From mouse pre-implantation and early post-implantation embryos, stem cells at different pluripotent states can be captured in in vitro culture. For example, naïve embryonic stem cells (ESC) are derived from inner cell mass (ICM) of the blastocyst, while primed epiblast stem cells (EpiSC) are captured from the post-implantation embryo epiblast. Though both ESCs and EpiSCs are pluripotent stem cells, they have distinct characters in terms of pluripotent gene expression profile, epigenetic status, metabolic pathways, growth factor requirement, and in female, the X chromosome inactivation status (1). On the other hand, these two pluripotent states are interchangeable, once switching the culture condition of ESCs to that for EpiSCs, naïve ESCs convert to EpiSCs. The efficiency of converting EpiSCs to ESCs, however, is much low, which usually requires over-expressing pluripotency-associated genes such as Nanog, Klf4, Esrrb, Tfcp2l1 and Nr5a2 (2-6). Similar to somatic cell reprogramming to induced pluripotent stem cells, converting EpiSCs to ESCs is an epigenome-resetting process. Characterizing these epigenetic barriers represents an important approach to further improve reprogramming efficiency (7).
In the April issue of Cell Stem Cell, Zhang et al. discovered that histone H3K4 methyltransferase MLL1 is one of the major barriers that hinders EpiSCs conversion to ESCs (8). First, they analysed the expression of MLL family members during ESC differentiation, and found that expression of MLL1 was particularly up-regulated and correlated with the expression of epiblast markers, Fgf5, Cer1, etc. To understand the biological role of MLL1 during ESC differentiation, they used an inhibitor of MLL1, MM-401 in the study. Treatment of ESCs with MM-401 delayed conversion to EpiSCs, implicating MLL1’s functional roles in this process.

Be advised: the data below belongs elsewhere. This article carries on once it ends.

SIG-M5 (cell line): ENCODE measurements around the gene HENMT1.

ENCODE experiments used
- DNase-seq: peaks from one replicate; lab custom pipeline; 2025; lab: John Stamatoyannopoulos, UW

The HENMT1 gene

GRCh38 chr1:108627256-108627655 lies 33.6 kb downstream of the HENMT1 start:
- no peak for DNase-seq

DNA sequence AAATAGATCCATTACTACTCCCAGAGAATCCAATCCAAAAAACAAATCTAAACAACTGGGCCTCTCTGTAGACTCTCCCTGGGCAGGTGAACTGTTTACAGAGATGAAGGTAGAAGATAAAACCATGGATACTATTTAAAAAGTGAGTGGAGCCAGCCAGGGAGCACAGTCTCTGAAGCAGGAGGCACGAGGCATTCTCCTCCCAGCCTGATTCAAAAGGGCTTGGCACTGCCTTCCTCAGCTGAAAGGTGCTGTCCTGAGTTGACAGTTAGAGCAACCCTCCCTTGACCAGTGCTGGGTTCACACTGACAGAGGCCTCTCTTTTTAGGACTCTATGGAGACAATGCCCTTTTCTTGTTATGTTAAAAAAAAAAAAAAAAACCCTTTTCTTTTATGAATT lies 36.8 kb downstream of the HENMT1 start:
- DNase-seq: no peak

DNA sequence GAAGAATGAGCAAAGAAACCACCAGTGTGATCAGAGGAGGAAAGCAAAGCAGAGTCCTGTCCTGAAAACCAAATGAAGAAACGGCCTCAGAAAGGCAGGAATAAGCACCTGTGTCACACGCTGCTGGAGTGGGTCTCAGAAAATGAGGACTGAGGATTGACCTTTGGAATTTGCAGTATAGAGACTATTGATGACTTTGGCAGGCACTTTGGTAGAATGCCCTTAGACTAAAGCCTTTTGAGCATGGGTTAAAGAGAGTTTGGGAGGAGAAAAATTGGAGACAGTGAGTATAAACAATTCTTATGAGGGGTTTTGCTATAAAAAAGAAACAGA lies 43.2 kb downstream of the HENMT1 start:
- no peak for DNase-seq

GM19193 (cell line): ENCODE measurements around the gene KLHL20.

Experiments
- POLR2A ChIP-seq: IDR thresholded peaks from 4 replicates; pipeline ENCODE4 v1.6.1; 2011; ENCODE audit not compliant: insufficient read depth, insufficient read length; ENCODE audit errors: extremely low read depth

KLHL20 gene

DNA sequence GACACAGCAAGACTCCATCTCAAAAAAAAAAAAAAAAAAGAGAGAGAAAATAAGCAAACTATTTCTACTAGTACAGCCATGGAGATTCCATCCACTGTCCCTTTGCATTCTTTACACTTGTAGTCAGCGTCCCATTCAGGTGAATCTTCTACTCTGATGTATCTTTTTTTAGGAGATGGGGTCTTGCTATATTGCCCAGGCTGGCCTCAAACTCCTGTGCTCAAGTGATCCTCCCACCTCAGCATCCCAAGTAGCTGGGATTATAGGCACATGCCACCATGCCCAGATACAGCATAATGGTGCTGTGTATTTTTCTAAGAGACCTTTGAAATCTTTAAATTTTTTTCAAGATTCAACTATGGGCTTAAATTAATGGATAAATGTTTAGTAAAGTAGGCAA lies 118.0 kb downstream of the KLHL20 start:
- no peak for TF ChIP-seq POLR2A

Next, they examined the role of MLL1 in the conversion of EpiSCs to ESCs by MLL1 inhibition. Surprisingly, when EpiSCs were cultured in MM-401 with either LIF/KSR or bFGF/KSR for 72 h, the colonies acquired dome shaped morphology similar to ESCs, and stable ESC like lines were established with continued culture. Remarkably, after 72 h treatment of MM-401, 49.1% and 32.0% of cells became PECAM1+ in LIF/KSR and bFGF/KSR, respectively, demonstrating high conversion efficiencies. Genetically, deletion of Mll1 in EpiSCs or knocking down Mll1 robustly induced ESCs reversion.
In female pluripotent cells, X chromosome reactivation is one of the important criteria to differentiate naïve and primed pluripotent stem cells. Both X chromosomes are activated in ESCs, while in EpiSCs, one X chromosome is randomly inactivated (1). To assess MLL1 inhibition on X chromosome reactivation, the authors used two EpiSC lines, one is F1 hybrid XLabXJF1 EpiSC with XLab harbors GFP transgene and truncated Tsix and wild-type XJF1 (12F); the other line has two wild type X chromosomes (9F). Upon MLL1 inhibition, at day 3, about 45% and 30% of colonies are GFP+ in LIF/KSR and bFGF/KSR, respectively, similar to the numbers by PECAM1 staining. For 12F EpiSCs, RNA-FISH showed loss of Xist coating, bi-allelic expression of X-linked genes in the converted ESCs (MLL1-rESCs), indicating the successful conversion.